By Jeremy Hallock
By James Khubiar
By Observer Staff
By Kelly Dearmore
By Jim Schutze
By Rachel Watts
By Lauren Drewes Daniels
Ah, the carefree ways of callow youth. Now that I'm the Observer music editor--in charge each week of a few pages of cheap newsprint where music, the people who make it, the people who make their living off of it, and the people who listen to it all come together--the dynamics of the Music Awards are downright fascinating. Really.
Like the proverbial tree falling in the woods, music played to an empty room has little effect, and the vital role of the listener is what is honored each year when we solicit votes for your music scene favorites. Although it sometimes defies logic or common sense, the results of this poll are as valid as an unimpressed audience sitting on their hands throughout a brilliant set. No, Ooga Booga isn't a reggae band, but the fact that they were nominated as one tells you something--either about the band, the Dallas reggae scene, or the people who vote in the survey; maybe all three. Yes, the Sutcliffes are aggrieved to be voted a cover band, especially when they do a lot of original material, but the fact that Cover Band is the category where they showed up...
Anyway, that's why we have write-ins. Nobody here presumes to know more about the local audience-performer dynamic than the participants--you, and you, and all y'all. The fact that Funland got so many votes based on things they did in '95 isn't so much wrong as it is a sign of lingering affection for a great band. Those feelings are exactly what these awards are about.
Nominated for: Funk/R&B
First it was Goodfoot. Then Whitey. Then Beef Jerky. Now it is Afton Shack's turn to be the new head of the Hydra called white-boy college funk. You know the line-up: a whole bunch of guys on stage dressed in pimp gear from Goodwill--for the requisite funkeh look--carrying horns. Lots of them, a multicolored centipede with one goal in mind: to funk yo' lame ass.
Whether people choose to play funk because they can't write any melodies is a moot point. Bands like Afton Shack provide fast, disposable entertainment, and their musicianship is as undeniable as the desire to par-teeee. Afton Shack practices its own religion, wherein George Clinton rules supreme and the Red Hot Chili Peppers wash his socks.
Nominated for: Rock
There is absolutely nothing modern or now about the American Fuse, and this is their most endearing quality. They are not post-modern or post-punk; in fact, these guys don't give a damn about post-anything. Instead, they simply play loud and proud, like a head-on collision between the New York Dolls and the MC5. The band creates a big racket supported by sturdy melody, and it wouldn't be a surprise if it turned out they traced their name back to the MC5's "American Ruse."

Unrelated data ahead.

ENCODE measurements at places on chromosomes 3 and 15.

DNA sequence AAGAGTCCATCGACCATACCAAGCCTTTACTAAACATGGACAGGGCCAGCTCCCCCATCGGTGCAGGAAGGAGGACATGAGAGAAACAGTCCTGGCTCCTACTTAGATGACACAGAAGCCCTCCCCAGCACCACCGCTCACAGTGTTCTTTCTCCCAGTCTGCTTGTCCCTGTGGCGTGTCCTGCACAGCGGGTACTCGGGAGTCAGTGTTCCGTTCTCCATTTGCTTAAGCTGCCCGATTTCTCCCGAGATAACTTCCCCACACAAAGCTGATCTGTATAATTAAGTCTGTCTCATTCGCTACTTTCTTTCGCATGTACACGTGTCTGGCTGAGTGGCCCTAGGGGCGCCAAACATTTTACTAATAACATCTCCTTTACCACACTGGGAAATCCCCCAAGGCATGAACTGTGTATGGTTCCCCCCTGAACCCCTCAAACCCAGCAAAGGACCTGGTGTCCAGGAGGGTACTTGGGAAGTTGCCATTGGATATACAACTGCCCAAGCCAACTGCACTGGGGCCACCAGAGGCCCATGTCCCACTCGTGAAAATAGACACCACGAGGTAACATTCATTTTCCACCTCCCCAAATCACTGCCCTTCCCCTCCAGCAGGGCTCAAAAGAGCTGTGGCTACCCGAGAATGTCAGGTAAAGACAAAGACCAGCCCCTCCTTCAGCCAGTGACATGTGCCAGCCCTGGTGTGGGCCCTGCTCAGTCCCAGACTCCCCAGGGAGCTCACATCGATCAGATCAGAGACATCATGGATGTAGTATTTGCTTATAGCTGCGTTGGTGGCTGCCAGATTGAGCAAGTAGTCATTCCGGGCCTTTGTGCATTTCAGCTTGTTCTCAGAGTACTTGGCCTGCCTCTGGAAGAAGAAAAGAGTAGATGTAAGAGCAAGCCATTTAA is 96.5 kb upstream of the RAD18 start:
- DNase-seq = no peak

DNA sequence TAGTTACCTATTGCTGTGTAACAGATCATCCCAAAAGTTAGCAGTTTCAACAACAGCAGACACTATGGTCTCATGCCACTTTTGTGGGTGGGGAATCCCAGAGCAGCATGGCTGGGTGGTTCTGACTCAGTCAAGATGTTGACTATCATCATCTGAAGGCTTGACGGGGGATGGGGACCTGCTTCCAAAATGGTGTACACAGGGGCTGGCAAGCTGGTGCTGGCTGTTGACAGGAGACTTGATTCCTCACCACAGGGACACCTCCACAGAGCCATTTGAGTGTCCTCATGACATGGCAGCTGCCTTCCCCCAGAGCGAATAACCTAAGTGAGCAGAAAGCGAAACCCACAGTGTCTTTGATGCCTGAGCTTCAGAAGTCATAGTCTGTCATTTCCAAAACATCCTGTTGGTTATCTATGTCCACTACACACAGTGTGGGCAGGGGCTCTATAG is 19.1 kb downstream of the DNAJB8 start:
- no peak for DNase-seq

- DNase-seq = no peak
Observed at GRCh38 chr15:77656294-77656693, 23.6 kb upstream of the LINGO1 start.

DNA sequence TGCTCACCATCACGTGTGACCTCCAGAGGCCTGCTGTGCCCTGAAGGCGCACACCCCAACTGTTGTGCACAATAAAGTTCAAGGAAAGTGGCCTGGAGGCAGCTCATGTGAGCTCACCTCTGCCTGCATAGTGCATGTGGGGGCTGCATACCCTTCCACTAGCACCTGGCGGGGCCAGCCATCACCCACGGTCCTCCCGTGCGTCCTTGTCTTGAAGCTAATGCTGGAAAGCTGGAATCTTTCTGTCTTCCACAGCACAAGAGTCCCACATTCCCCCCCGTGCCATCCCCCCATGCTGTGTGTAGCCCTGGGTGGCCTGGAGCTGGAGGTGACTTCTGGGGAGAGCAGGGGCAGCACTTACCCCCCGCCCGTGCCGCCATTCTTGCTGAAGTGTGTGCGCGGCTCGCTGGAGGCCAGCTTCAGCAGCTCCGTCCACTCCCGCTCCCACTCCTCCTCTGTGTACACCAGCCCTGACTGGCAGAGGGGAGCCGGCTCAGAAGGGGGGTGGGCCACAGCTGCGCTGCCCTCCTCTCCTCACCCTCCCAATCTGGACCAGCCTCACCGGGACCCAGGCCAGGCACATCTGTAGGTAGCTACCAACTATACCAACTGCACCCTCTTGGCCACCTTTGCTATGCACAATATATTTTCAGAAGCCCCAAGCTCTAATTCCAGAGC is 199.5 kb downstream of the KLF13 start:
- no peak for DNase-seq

The Fuse is infatuated with the ragged edges of rock: You know, Lemmy's warts, Johnny Thunders' habit, Iggy Pop's self-mutilations. Ten or 15 years ago, this Dallas trio would be a laughable anachronism when contrasted with the possibilities still left in punk. Today, their no-frills approach is almost heroic.
Nominated for: Album Release
One of the more surprising successes to come out of Dallas last year was that of Bedhead, who received glowing praise for the album Beheaded from national as well as local critics. Comparisons to such notable bands as Galaxie 500 and Luna placed Bedhead on a rather tall shelf, but this album clearly deserved it. Beheaded is the first fully realized effort from Bedhead, and it's garnered them the respect of international audiences. Shaped by droning guitar noise and My Bloody Valentine vocals, Bedhead are architects of sound, constructing melodies that slowly gain speed and force until they've got your full attention. And Beheaded finally captured the spirit, making it undoubtedly one of '96's best local releases, if not one of the best in the nation.
Nominated for: Alternative Rock/Pop
Like an insurgent from the future unveiling his plan to battle some all-too-probable oppression, singer-songwriter Hop Manski introduced Bobgoblin three years ago as futuristic fighters for artistic expression in the "Black Market Party Revolution." At least that sort of explained the numbered jumpsuits and the video monitors lining the stage.
The out-of-this-world concept may have set Bobgoblin apart, but it also made them look like a low-rent Devo. Yet Bobgoblin puts out crisp, well-rounded power pop that sounds smart, so perhaps it isn't surprising that Bobgoblin signed a deal with MCA last summer. The resulting album, The Twelve-Point Master Plan, features all kinds of CD-ROM enhancements to explain the band's alleged history and prove that Manski and the band have still bigger fish to fry.
--Scott Kelton Jones
Nominated for: Folk/Acoustic
If it seems like years since Colin Boyd's Juliette exploded like a bottle rocket, well, it's because it has been. Boyd, an engaging entertainer, has had to rely on a gig as a school-bus driver to support his art; as such, conveniences like CD budgets and tour support have been the stuff of fantasy.